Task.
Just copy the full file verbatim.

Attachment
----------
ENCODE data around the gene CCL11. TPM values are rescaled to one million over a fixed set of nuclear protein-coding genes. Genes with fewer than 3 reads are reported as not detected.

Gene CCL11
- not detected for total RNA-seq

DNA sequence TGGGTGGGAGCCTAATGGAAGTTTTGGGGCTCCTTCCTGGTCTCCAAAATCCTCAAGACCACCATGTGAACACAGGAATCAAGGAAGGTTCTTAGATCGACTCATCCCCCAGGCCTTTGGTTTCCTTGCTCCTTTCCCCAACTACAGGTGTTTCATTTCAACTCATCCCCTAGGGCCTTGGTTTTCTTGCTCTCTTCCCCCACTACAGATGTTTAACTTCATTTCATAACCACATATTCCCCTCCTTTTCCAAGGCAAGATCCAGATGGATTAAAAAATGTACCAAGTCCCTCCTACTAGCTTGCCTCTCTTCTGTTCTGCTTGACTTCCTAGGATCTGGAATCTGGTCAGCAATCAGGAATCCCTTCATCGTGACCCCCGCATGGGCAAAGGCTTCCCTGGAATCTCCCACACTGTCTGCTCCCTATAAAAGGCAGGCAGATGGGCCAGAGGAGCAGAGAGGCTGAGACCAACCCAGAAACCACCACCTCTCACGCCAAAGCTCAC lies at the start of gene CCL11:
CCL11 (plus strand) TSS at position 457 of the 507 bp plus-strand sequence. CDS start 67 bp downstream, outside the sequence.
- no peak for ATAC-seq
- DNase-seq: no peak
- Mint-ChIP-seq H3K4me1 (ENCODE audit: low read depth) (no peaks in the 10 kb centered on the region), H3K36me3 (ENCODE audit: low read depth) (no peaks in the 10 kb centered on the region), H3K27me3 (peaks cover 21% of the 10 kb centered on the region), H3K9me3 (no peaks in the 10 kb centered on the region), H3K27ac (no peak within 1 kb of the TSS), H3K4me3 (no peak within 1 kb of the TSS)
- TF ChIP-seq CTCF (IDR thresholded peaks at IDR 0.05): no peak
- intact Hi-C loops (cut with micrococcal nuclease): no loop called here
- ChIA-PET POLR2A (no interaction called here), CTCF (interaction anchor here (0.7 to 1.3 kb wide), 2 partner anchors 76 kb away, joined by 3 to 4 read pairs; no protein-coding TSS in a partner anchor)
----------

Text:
ENCODE data around the gene CCL11. TPM values are rescaled to one million over a fixed set of nuclear protein-coding genes. Genes with fewer than 3 reads are reported as not detected.

Gene CCL11
- not detected for total RNA-seq

DNA sequence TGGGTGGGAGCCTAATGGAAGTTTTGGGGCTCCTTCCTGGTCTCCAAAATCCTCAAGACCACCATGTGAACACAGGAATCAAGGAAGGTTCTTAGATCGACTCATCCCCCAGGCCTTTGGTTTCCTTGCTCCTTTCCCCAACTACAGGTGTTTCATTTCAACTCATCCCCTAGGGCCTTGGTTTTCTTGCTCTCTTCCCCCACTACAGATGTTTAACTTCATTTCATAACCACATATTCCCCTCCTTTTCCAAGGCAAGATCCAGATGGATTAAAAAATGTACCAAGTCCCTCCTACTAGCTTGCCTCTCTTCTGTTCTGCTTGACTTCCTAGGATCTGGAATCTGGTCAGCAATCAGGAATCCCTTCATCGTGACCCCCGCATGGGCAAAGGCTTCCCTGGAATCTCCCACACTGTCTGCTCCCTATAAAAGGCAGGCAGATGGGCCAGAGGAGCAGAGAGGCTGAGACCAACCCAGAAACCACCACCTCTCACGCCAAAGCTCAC lies at the start of gene CCL11:
CCL11 (plus strand) TSS at position 457 of the 507 bp plus-strand sequence. CDS start 67 bp downstream, outside the sequence.
- no peak for ATAC-seq
- DNase-seq: no peak
- Mint-ChIP-seq H3K4me1 (ENCODE audit: low read depth) (no peaks in the 10 kb centered on the region), H3K36me3 (ENCODE audit: low read depth) (no peaks in the 10 kb centered on the region), H3K27me3 (peaks cover 21% of the 10 kb centered on the region), H3K9me3 (no peaks in the 10 kb centered on the region), H3K27ac (no peak within 1 kb of the TSS), H3K4me3 (no peak within 1 kb of the TSS)
- TF ChIP-seq CTCF (IDR thresholded peaks at IDR 0.05): no peak
- intact Hi-C loops (cut with micrococcal nuclease): no loop called here
- ChIA-PET POLR2A (no interaction called here), CTCF (interaction anchor here (0.7 to 1.3 kb wide), 2 partner anchors 76 kb away, joined by 3 to 4 read pairs; no protein-coding TSS in a partner anchor)